The first point that is argued for Calvinism is total depravity. Total depravity is a major foundation for soteriology. Its definition is being capable of nothing but sin and is completely dead spiritually. This started when Adam ate of the tree in the Garden and brought spiritual death upon all humanity. Everyone born into the world is sinful. “Behold, I was brought forth in iniquity, and in sin did my mother conceive me.” Psalm 51:5. And throughout the entire scriptures the idea of total depravity is taught. Passages like Gen. 2:16-17; Rom. 5:12; Eph. 2:1-3; Col. 2:13; Ps. 51:5; Ps. 58:3; Gen. 6:5; Gen. 8:21; Rom. 8:7-8; John 8:34,44; Rom. 6:20; 2 Chron. 6:36; Ps. 143:2; Prov. 20:9; Jer. 13:23; John 6:65. But total depravity is clearly seen in Romans 5:6-21. After reading that passage you cannot tell me that a person is not totally depraved. With words like helpless, condemnation to all, transgression, and sinful there is no other interpretation other than that man is utterly depraved and helpless apart from God. “I am bound to the doctrine of the depravity of the human heart, because I find myself depraved in heart, and have daily proofs that in my flesh there dwelleth no good thing.” Spurgeon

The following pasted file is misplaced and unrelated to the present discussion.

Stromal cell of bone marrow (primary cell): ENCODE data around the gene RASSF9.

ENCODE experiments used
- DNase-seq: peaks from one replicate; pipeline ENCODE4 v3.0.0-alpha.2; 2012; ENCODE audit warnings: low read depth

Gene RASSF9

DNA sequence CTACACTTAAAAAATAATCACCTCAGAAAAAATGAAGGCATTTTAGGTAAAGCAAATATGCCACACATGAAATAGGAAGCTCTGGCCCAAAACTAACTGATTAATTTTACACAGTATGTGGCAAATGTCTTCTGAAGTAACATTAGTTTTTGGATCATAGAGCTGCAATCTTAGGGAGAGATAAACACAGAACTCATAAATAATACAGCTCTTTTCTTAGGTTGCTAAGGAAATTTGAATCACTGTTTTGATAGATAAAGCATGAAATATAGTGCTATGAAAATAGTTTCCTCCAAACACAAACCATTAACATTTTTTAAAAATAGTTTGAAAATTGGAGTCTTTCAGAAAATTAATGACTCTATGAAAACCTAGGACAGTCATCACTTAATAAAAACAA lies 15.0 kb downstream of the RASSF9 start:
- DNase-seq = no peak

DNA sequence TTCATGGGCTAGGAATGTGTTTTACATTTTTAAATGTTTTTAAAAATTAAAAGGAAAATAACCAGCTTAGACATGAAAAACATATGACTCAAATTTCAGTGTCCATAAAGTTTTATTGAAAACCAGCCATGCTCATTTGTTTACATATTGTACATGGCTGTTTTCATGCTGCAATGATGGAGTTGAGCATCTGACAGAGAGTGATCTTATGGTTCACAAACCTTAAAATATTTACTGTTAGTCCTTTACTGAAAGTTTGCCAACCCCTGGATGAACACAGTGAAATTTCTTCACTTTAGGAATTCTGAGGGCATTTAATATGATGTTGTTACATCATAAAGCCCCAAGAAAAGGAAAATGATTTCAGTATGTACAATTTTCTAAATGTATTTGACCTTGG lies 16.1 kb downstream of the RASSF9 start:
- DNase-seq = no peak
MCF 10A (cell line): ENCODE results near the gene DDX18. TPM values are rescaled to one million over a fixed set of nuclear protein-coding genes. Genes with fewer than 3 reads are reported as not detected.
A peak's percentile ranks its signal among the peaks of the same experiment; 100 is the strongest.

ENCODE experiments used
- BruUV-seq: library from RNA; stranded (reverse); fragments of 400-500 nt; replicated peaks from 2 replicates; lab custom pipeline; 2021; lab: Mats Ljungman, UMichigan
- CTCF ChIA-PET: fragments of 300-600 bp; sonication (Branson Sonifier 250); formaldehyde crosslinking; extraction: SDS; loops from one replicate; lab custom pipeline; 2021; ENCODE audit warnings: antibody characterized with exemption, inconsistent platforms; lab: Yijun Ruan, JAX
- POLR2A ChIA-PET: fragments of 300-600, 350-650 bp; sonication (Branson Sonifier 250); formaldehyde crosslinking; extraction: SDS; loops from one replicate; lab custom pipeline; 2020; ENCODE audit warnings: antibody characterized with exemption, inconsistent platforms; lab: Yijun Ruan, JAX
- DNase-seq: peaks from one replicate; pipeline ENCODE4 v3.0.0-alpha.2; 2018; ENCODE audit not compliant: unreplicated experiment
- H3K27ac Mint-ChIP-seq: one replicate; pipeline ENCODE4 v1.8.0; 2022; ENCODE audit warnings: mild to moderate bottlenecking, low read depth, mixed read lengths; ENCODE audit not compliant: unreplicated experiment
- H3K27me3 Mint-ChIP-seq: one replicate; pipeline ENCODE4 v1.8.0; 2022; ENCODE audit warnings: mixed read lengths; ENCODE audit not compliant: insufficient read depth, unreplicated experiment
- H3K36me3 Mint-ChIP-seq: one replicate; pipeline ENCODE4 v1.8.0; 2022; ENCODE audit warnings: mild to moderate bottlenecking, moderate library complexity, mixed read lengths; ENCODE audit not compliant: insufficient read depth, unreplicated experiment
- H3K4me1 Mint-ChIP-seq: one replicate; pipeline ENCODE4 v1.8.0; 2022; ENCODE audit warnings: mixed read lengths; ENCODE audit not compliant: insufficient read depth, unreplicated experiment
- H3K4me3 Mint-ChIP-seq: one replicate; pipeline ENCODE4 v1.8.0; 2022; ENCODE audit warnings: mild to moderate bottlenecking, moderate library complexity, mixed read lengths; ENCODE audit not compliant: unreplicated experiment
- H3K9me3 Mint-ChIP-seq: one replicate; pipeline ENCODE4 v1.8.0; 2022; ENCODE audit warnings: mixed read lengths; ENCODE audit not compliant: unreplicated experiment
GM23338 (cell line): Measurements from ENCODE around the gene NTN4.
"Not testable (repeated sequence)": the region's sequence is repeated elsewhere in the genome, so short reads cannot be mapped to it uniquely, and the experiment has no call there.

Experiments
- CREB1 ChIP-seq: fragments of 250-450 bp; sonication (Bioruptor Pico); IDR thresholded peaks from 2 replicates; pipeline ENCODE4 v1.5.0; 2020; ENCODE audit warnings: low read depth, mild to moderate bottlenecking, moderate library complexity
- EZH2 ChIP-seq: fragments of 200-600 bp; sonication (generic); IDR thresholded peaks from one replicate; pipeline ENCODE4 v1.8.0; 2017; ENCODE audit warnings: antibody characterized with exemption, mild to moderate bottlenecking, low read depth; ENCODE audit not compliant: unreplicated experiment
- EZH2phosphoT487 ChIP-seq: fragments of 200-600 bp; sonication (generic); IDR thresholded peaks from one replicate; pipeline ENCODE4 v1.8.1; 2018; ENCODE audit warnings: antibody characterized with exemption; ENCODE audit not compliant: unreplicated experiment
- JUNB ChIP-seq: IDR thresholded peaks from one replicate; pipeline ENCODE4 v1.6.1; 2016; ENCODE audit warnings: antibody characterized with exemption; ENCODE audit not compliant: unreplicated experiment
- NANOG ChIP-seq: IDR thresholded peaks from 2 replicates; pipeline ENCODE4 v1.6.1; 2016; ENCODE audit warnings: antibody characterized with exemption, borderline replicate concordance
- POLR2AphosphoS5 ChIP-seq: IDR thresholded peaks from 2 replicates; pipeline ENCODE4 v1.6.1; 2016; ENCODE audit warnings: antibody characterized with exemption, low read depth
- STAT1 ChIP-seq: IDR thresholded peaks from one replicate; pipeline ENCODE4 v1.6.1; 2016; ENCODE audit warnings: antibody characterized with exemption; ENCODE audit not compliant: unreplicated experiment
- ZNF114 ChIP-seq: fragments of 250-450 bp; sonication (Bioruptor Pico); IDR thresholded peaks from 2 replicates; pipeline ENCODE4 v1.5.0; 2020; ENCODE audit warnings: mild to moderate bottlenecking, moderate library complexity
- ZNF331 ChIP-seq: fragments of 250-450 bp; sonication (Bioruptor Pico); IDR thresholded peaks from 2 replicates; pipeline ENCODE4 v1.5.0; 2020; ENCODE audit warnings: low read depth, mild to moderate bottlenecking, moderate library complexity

Next in the argument for Calvinism is limited atonement (not unconditional election as is taught in the acrostic TULIP because this is the order in soteriology). Limited atonement is not that Christ died only for the elect, but that Christ died more for the elect to purchase them and bring them into a new covenant. If you say that Christ’ death did the same thing for all of humanity, than I am no better off spiritually speaking than any other person who is going to hell. There needs to be something extra that his death did for the elect. John 3:16 explains this. “For God so loved the World that he gave his only begotten son, that whosoever believes in Him should not perish but have everlasting life.” God loves the world, but only those in the elect (those who have believed) receive eternal life. Once again, if Christ’ death covers everyone’s sin, than everyone is either condemned to hell or heaven.